Cumaná in the News (For All the Wrong Reasons)

The New York Times spends some time pateando calle in Cumaná a week after the Eastern city was rocked by the worst riots of the crisis yet.

Between the brutal collapse in goods imports to pay Venezuela’s bond debt and the endless hurdles to private sector food production, there just aren’t enough of the right calories to go around. The NYT’s Nick Casey picks up the latest popular outcry from Cumaná in this article.

The article doesn’t just talk about the big story, though, it takes time to delve into the personal tragedies behind it, too:

In the refrigerator of Araselis Rodriguez and Nestor Daniel Reina, the parents of four small children, there was not even corn flour — just a few limes and some bottles of water.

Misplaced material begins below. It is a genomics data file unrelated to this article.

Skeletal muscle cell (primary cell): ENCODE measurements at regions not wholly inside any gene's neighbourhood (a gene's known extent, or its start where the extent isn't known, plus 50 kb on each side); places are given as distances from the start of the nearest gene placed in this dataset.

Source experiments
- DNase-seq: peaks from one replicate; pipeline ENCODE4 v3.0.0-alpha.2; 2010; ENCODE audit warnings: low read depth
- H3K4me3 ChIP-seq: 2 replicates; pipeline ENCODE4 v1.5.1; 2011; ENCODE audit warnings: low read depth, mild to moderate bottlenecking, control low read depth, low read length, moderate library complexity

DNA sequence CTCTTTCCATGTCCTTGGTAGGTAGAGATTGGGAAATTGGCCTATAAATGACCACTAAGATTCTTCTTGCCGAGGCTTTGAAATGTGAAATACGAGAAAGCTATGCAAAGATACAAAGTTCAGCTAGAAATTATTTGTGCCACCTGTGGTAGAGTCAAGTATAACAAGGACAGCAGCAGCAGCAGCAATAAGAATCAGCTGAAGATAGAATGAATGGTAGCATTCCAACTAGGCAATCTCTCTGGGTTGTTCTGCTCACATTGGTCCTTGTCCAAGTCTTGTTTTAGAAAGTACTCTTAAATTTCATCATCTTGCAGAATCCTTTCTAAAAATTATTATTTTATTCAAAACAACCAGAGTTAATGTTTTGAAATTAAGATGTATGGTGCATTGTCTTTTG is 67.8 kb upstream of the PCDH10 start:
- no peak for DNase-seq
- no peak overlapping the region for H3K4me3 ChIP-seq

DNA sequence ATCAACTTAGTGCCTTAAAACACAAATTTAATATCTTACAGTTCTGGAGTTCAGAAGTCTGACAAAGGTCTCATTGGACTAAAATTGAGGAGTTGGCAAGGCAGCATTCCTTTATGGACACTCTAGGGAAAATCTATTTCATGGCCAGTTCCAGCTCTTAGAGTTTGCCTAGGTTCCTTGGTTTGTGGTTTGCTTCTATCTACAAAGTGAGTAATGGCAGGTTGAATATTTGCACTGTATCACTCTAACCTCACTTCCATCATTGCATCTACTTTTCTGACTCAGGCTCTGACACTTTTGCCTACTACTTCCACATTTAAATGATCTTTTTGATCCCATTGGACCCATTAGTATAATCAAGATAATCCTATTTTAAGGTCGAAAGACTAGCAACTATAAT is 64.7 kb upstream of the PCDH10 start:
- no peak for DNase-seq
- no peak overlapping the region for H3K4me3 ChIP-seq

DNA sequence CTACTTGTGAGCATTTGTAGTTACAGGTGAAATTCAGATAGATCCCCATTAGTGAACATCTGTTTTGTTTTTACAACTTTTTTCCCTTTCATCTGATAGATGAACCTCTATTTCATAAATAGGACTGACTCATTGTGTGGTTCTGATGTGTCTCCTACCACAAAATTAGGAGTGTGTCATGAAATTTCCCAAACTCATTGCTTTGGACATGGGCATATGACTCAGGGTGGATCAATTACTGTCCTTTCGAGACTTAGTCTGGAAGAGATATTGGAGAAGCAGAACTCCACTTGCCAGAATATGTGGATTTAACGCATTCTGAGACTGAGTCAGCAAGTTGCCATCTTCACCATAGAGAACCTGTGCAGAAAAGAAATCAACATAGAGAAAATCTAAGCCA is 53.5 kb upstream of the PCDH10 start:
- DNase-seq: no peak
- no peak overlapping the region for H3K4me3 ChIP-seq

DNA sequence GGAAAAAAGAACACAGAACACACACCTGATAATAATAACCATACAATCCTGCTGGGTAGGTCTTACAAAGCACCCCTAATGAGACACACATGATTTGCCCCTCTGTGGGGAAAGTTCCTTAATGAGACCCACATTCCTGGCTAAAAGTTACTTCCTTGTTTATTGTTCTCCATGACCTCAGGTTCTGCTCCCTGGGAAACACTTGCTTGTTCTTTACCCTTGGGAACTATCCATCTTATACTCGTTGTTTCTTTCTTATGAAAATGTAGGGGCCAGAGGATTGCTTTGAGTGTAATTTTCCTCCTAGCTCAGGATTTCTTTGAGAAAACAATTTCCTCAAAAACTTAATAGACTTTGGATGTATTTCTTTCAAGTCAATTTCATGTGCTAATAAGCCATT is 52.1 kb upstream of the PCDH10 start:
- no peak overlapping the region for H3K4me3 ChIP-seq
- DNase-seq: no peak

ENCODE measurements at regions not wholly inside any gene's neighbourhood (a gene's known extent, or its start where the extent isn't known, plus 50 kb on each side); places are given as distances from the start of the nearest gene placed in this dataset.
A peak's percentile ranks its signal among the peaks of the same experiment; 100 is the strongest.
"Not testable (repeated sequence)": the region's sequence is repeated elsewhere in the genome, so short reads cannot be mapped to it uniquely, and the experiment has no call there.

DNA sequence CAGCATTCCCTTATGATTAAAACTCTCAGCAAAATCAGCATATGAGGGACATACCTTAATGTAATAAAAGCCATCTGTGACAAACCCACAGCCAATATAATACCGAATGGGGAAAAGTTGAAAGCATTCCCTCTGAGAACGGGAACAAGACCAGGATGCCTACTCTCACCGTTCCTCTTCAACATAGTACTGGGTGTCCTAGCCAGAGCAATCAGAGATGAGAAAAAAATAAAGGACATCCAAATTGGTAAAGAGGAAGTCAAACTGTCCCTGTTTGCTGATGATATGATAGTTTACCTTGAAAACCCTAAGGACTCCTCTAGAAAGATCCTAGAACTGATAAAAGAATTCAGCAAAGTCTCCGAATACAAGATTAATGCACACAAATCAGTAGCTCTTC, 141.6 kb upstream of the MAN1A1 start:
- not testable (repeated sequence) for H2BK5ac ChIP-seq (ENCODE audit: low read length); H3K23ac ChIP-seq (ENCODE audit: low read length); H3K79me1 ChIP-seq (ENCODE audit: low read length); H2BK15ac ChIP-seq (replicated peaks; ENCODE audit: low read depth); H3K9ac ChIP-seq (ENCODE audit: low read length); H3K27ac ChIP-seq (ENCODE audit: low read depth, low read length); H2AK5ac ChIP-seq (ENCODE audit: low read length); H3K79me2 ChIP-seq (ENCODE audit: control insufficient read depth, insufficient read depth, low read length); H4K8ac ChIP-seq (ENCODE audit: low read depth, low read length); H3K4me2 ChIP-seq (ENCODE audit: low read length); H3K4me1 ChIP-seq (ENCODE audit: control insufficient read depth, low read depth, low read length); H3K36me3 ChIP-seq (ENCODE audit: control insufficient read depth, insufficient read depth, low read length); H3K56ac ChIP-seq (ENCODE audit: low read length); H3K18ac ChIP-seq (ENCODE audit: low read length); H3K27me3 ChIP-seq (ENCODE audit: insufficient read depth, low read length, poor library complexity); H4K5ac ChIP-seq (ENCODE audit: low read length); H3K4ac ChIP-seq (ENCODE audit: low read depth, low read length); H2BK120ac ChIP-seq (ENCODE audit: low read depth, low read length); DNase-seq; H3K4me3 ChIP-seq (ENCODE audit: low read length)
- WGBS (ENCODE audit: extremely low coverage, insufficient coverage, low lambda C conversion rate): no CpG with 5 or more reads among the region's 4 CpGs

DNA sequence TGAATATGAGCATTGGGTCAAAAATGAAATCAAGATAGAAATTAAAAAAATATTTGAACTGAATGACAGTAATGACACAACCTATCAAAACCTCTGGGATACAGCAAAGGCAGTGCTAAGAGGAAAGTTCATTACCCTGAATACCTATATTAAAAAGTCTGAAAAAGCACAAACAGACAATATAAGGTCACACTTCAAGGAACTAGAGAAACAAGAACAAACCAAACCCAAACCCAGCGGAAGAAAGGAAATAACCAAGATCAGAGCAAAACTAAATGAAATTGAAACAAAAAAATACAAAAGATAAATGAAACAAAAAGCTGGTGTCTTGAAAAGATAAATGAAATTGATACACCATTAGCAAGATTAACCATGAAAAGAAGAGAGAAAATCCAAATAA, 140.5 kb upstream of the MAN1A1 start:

The family had eaten bread for breakfast and soup for lunch made from fish that Mr. Reina had managed to catch. The family had nothing for dinner.

It has not always been clear what provokes the riots. Is it hunger alone? Or is it some larger anger that has built up in a country that has crumbled?

It’s hard to tell. But one thing is clear, social tensions will continue to rise in the coming months unless food supply is stabilized. Unfortunately, there is little to suggest that it will.

Frank Muci

Frank is a public policy and development researcher in Cambridge, MA.